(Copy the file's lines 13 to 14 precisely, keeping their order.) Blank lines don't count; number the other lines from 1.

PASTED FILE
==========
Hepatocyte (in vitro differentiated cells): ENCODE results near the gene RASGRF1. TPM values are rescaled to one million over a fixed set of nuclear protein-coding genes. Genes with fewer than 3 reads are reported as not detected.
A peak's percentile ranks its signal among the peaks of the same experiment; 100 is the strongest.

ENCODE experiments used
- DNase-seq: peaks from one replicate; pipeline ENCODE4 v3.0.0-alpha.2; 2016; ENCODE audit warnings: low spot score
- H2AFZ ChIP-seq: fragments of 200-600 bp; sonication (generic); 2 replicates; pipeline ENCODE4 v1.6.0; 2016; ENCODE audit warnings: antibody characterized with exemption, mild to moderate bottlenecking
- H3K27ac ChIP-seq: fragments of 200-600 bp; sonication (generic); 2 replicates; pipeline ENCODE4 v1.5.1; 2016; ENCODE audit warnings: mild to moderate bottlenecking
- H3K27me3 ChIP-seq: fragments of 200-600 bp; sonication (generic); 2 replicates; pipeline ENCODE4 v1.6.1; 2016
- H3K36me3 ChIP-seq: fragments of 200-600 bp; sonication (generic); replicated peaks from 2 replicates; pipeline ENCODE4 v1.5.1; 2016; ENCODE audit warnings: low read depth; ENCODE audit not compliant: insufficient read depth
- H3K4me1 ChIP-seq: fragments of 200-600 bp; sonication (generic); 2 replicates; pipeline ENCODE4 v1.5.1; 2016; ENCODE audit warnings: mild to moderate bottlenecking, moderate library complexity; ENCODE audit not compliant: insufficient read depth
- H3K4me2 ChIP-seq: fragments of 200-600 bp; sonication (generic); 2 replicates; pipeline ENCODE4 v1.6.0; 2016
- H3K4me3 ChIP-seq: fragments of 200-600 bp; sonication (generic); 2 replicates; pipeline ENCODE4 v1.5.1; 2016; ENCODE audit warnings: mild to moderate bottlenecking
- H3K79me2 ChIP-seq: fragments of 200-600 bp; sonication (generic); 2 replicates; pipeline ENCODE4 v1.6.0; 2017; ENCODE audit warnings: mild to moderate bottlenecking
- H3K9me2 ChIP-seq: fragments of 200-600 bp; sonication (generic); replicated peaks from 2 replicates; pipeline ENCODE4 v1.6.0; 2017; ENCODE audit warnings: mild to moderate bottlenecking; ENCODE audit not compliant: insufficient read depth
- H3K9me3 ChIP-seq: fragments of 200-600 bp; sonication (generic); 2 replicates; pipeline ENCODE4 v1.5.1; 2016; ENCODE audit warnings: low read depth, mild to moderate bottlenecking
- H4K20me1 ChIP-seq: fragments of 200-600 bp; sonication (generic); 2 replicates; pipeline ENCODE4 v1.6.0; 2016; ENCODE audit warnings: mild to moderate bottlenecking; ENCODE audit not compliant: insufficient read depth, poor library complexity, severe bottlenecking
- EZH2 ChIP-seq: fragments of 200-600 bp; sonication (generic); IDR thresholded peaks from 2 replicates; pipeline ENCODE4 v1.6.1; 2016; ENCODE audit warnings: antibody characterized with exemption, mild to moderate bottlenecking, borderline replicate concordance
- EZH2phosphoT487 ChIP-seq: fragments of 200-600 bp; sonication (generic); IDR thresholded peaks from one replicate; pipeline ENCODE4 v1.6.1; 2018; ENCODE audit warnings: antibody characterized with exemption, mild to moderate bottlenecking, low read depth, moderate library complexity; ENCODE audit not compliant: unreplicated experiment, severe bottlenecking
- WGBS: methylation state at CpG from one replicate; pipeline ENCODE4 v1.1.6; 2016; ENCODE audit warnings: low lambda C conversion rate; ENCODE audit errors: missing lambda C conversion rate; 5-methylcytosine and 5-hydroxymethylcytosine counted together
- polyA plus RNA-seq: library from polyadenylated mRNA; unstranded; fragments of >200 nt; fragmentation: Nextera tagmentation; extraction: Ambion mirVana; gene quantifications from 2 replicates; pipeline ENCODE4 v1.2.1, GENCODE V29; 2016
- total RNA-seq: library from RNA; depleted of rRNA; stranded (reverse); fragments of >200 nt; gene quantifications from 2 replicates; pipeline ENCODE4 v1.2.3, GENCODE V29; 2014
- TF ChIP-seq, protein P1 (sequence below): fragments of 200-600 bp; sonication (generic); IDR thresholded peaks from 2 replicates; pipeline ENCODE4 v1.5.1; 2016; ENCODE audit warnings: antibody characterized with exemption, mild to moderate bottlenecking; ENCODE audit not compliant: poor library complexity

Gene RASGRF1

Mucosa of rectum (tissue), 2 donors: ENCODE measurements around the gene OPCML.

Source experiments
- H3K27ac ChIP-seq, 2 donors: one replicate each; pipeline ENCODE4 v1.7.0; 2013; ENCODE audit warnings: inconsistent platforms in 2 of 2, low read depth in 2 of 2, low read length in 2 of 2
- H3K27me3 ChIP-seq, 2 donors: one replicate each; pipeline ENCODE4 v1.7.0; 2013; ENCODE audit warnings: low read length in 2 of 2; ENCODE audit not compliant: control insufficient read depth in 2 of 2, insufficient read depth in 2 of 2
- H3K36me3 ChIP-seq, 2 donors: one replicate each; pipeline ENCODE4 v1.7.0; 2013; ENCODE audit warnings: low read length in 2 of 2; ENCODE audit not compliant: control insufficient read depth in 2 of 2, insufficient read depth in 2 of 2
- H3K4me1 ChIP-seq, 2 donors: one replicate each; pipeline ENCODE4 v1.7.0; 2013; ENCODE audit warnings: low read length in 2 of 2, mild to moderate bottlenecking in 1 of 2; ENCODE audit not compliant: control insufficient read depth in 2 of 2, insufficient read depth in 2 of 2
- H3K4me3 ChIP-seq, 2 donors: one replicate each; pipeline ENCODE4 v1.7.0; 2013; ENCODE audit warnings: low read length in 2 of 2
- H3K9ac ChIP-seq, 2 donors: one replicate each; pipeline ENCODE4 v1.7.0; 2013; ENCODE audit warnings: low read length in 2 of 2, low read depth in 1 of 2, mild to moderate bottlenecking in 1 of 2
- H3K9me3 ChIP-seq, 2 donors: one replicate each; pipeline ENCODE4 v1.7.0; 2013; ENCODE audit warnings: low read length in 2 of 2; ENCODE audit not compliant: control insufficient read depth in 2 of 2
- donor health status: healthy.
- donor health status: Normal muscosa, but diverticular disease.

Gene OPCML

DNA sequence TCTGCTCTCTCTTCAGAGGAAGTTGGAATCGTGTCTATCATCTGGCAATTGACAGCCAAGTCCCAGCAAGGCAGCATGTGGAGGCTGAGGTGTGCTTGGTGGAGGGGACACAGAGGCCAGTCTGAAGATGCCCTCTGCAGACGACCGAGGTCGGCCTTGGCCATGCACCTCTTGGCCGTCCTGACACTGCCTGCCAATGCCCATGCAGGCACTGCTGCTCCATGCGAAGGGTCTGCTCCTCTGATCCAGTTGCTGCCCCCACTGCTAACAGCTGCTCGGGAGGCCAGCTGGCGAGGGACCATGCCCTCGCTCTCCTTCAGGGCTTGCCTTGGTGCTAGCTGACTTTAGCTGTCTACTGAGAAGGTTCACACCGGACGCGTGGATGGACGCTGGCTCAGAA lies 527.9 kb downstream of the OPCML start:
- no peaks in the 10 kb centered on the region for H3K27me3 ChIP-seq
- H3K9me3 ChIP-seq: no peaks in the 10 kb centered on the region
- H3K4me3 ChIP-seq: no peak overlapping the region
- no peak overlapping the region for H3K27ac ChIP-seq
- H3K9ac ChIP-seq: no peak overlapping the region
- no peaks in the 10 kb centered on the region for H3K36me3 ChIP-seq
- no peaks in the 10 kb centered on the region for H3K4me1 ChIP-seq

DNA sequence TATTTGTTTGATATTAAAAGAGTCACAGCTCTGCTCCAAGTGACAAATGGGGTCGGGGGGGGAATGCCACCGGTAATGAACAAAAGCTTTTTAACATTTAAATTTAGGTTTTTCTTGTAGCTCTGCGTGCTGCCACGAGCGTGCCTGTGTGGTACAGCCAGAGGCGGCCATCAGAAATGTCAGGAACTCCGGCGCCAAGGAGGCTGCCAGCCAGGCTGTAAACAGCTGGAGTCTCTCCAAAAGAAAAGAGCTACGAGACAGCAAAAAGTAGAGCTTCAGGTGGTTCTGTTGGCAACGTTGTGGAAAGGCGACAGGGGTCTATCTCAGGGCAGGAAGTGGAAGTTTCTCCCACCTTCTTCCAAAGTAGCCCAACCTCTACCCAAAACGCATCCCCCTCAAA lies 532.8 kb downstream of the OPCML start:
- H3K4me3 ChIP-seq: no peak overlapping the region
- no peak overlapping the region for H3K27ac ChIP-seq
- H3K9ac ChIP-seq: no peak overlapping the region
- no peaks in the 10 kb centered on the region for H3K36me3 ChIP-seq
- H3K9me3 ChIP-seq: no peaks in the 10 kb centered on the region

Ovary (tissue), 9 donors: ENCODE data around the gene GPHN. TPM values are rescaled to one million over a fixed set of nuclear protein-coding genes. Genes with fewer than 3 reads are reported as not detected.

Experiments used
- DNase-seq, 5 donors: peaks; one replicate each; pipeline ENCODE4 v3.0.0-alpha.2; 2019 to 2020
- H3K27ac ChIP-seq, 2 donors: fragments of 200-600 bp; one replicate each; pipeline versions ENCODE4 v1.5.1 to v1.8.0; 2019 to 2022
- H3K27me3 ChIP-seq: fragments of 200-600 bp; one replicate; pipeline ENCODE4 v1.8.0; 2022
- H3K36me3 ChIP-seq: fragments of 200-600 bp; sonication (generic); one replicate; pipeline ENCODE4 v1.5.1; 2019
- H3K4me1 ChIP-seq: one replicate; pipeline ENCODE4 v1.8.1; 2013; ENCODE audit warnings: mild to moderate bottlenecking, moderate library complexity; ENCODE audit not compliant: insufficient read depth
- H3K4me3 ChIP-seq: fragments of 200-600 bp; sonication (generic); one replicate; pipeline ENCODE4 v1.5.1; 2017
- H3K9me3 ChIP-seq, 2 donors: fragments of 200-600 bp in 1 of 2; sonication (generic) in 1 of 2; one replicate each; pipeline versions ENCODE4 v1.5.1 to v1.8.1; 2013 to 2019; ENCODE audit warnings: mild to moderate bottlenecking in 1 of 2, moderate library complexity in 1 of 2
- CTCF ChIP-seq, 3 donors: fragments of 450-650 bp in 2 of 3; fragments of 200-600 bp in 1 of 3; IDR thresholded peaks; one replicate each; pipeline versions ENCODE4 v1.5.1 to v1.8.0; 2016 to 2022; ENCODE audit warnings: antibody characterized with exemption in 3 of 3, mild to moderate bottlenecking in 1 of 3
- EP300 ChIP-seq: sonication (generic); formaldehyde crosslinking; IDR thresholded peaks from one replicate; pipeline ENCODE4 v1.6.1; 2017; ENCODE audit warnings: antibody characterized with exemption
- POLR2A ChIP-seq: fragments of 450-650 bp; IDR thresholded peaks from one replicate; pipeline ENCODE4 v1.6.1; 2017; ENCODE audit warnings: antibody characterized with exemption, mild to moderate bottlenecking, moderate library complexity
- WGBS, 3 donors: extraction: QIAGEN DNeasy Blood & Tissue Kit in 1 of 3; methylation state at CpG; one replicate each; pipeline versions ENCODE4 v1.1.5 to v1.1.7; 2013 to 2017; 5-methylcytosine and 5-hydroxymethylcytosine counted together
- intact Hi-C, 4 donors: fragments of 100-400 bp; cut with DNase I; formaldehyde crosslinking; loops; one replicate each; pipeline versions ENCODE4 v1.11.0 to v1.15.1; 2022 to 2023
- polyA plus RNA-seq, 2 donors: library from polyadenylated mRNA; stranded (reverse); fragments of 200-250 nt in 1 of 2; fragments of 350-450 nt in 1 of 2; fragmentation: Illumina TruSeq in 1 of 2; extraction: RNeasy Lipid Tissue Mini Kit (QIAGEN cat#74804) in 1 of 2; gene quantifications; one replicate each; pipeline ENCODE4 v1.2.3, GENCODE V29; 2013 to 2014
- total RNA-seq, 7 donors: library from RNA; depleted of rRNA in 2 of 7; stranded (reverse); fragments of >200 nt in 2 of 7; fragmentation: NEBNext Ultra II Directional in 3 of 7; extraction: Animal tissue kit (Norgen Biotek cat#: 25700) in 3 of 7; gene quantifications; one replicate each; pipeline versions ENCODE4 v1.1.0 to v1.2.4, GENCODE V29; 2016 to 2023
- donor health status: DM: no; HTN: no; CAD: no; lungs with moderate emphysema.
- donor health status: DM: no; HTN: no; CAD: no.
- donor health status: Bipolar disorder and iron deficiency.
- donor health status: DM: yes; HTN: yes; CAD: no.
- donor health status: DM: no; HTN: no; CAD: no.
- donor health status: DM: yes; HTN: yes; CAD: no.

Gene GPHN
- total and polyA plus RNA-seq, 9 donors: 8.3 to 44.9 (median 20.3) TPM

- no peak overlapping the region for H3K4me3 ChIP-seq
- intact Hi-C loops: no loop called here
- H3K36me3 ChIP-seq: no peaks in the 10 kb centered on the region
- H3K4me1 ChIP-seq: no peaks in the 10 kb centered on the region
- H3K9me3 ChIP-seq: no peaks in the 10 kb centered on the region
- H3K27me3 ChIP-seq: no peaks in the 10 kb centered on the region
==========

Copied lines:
- H3K9me2 ChIP-seq: fragments of 200-600 bp; sonication (generic); replicated peaks from 2 replicates; pipeline ENCODE4 v1.6.0; 2017; ENCODE audit warnings: mild to moderate bottlenecking; ENCODE audit not compliant: insufficient read depth
- H3K9me3 ChIP-seq: fragments of 200-600 bp; sonication (generic); 2 replicates; pipeline ENCODE4 v1.5.1; 2016; ENCODE audit warnings: low read depth, mild to moderate bottlenecking